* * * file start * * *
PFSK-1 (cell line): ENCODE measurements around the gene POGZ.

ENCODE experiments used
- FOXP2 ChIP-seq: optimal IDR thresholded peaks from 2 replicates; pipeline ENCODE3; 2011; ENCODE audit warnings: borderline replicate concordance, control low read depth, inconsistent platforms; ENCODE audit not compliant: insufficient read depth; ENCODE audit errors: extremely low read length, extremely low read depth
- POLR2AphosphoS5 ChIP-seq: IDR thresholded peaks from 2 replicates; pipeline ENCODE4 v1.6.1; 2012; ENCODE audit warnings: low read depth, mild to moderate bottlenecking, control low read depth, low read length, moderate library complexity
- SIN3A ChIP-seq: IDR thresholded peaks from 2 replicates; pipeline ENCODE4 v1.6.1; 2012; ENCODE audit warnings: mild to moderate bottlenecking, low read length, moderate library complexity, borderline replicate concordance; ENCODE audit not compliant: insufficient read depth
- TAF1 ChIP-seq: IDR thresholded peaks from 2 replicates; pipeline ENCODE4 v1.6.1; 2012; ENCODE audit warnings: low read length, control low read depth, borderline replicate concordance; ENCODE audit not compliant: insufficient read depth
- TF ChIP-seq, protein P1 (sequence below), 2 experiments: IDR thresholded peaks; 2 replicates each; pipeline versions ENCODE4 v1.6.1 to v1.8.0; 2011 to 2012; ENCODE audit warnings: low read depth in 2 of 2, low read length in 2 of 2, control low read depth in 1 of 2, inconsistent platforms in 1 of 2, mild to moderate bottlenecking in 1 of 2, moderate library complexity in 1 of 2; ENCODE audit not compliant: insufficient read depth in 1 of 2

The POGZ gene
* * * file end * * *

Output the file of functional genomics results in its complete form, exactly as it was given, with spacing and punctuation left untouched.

PFSK-1 (cell line): ENCODE measurements around the gene POGZ.

ENCODE experiments used
- FOXP2 ChIP-seq: optimal IDR thresholded peaks from 2 replicates; pipeline ENCODE3; 2011; ENCODE audit warnings: borderline replicate concordance, control low read depth, inconsistent platforms; ENCODE audit not compliant: insufficient read depth; ENCODE audit errors: extremely low read length, extremely low read depth
- POLR2AphosphoS5 ChIP-seq: IDR thresholded peaks from 2 replicates; pipeline ENCODE4 v1.6.1; 2012; ENCODE audit warnings: low read depth, mild to moderate bottlenecking, control low read depth, low read length, moderate library complexity
- SIN3A ChIP-seq: IDR thresholded peaks from 2 replicates; pipeline ENCODE4 v1.6.1; 2012; ENCODE audit warnings: mild to moderate bottlenecking, low read length, moderate library complexity, borderline replicate concordance; ENCODE audit not compliant: insufficient read depth
- TAF1 ChIP-seq: IDR thresholded peaks from 2 replicates; pipeline ENCODE4 v1.6.1; 2012; ENCODE audit warnings: low read length, control low read depth, borderline replicate concordance; ENCODE audit not compliant: insufficient read depth
- TF ChIP-seq, protein P1 (sequence below), 2 experiments: IDR thresholded peaks; 2 replicates each; pipeline versions ENCODE4 v1.6.1 to v1.8.0; 2011 to 2012; ENCODE audit warnings: low read depth in 2 of 2, low read length in 2 of 2, control low read depth in 1 of 2, inconsistent platforms in 1 of 2, mild to moderate bottlenecking in 1 of 2, moderate library complexity in 1 of 2; ENCODE audit not compliant: insufficient read depth in 1 of 2

The POGZ gene